ST. LOUIS_ Online crowdfunding is becoming more common these days. But can you tell scammers from the real thing?
Better Business Bureau Investigator Don O’Brien tells us what we need to know.
Online crowdfunding platforms have made donating to good causes more popular, easy, and efficient than ever before. At the click of a button, you can fund charitable projects and events, or give aid to those in need of emergency financial assistance.
Unfortunately, scammers are not above using crowdfunding platforms to spread lies and trick well-meaning donors into giving money based on false pretenses.
Although there are unscrupulous individuals who seek to exploit your kindness, BBB provides resources to help protect your interests. Before supporting a charitable causes or individuals via a crowdfunding campaign, be sure to check it out on bbb.org.
BBB Charity Reviews let donors know whether a charity has complied with BBB Standards for Charity Accountability, 20 standards designed to show that a charity is transparent about its operations and fundraising and that it follows good governance practices.
Charities that meet standards qualify as BBB Accredited Charities.
BBB has more than 11,000 Charity Reviews, covering local as well as national nonprofit organizations. A list of local veterans charities that are BBB Accredited is available at this link.
BBB offers the following tips to potential crowdfunding platform donors:
•Learn all you can about a charity or an individual making the solicitation before contributing. Ask the charity for printed documentation on how much of your contribution will be used for program services and how much will go for fundraising and management expenses. If it`s an individual asking for help, ask what assurance you have that the victim or victims will actually receive the monies.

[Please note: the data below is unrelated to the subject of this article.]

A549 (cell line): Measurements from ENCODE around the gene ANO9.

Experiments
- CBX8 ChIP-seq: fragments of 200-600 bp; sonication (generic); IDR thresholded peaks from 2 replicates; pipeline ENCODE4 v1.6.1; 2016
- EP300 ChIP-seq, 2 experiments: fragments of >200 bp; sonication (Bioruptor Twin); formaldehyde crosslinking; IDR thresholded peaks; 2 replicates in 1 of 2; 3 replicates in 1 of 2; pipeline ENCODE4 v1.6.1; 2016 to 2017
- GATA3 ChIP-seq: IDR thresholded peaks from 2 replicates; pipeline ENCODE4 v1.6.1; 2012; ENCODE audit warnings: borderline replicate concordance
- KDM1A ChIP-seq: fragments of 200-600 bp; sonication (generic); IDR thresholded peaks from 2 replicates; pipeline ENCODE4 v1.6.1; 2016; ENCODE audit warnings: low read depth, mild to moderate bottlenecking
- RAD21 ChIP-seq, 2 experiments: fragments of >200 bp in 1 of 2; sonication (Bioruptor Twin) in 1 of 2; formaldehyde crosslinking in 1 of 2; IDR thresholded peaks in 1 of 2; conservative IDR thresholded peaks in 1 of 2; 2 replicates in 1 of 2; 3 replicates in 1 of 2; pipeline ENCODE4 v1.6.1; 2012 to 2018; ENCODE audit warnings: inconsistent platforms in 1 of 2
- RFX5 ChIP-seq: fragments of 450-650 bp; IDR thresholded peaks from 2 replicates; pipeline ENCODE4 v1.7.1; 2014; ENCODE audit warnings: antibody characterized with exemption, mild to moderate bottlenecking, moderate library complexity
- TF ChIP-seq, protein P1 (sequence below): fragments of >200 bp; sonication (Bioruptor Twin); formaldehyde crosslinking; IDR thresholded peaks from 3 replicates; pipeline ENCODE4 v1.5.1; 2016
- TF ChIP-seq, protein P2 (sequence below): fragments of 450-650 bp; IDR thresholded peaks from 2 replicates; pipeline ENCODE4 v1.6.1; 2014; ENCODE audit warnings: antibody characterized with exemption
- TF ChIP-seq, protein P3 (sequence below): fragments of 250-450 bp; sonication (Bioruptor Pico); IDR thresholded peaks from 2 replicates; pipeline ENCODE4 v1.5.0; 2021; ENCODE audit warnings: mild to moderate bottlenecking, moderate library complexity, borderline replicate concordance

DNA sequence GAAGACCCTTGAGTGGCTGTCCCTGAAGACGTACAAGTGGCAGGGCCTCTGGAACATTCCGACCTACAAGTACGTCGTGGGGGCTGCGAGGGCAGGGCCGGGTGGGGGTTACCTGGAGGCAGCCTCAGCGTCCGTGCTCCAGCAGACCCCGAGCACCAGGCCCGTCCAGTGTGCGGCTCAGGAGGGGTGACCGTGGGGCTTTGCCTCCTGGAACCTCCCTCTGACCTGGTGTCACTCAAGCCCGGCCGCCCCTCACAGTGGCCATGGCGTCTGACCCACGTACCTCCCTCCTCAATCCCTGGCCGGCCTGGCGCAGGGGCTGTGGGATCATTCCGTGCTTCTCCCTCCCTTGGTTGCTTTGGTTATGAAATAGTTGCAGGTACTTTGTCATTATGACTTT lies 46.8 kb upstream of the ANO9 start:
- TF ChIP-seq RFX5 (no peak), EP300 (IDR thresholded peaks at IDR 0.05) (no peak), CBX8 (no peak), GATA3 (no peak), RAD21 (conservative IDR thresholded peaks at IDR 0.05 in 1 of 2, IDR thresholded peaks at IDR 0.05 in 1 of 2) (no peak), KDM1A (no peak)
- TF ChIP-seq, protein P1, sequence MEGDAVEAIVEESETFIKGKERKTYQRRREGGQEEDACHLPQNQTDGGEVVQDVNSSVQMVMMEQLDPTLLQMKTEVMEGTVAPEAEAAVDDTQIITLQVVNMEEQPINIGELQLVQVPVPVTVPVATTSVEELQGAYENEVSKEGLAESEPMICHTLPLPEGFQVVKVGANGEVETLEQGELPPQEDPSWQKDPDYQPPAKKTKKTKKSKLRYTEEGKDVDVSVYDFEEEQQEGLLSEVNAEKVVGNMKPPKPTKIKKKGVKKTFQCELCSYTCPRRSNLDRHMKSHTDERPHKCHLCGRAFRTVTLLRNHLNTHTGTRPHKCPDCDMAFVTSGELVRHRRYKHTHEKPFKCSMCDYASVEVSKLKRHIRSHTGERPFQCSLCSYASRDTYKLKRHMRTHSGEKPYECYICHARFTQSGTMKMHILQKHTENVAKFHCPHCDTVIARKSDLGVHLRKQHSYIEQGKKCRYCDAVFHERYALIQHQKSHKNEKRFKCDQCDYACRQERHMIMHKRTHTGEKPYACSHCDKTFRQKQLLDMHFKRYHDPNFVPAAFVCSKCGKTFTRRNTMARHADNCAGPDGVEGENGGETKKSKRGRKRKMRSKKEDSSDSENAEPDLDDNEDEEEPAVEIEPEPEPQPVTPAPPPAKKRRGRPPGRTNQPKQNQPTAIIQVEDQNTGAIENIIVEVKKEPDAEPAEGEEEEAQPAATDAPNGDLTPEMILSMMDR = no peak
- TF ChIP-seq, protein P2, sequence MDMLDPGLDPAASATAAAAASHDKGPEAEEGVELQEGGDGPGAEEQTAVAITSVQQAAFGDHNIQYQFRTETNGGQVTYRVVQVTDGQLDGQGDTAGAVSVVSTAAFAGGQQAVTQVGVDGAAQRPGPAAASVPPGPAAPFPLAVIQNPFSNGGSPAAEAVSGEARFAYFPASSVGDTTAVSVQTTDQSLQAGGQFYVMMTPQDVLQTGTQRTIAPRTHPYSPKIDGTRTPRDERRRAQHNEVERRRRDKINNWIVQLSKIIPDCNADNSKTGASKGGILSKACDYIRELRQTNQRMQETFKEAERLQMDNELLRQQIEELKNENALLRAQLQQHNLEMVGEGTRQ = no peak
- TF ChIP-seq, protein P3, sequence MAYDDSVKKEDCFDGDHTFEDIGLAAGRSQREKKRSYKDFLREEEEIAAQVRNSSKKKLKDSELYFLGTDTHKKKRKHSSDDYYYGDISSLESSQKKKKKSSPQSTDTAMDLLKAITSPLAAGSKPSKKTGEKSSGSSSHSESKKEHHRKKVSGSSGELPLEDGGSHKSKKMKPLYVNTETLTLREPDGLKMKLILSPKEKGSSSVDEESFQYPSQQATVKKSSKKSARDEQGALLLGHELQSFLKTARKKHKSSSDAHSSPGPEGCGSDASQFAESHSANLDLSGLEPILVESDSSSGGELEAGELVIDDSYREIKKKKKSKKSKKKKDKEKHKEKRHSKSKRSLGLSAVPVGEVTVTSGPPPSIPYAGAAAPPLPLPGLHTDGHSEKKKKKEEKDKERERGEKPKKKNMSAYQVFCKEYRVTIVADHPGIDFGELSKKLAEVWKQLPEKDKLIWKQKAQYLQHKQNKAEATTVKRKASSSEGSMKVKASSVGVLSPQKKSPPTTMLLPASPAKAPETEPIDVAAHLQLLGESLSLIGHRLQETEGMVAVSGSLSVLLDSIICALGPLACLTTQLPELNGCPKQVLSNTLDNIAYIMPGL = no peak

•Watch out for appeals that bring tears to your eyes, but tell you nothing about how your donation will be used.
•Since many fake campaigns involve ‘borrowing’ photos and creating stories around them, your first line of defense against a crowdfunding scam is a reverse image search. Cross check any photos used in the campaign, as well as any related photos you may have found on the campaign organizer`s social media pages.
•Remember that donations made to anything other than a 501 (c) (3) designated organization will likely not be tax deductible.
•Scammers often put up several different campaigns across several platforms just to increase the odds of tricking people into donating.
•Check with the BBB for a BBB Charity Review. For a charity to receive BBB accreditation, it must meet all Standards for Charity Accountability covering everything from governance to fundraising.
Before you do business with a charity or company, check it out at bbb.org or by calling 314-645-3300.
Give but give wisely.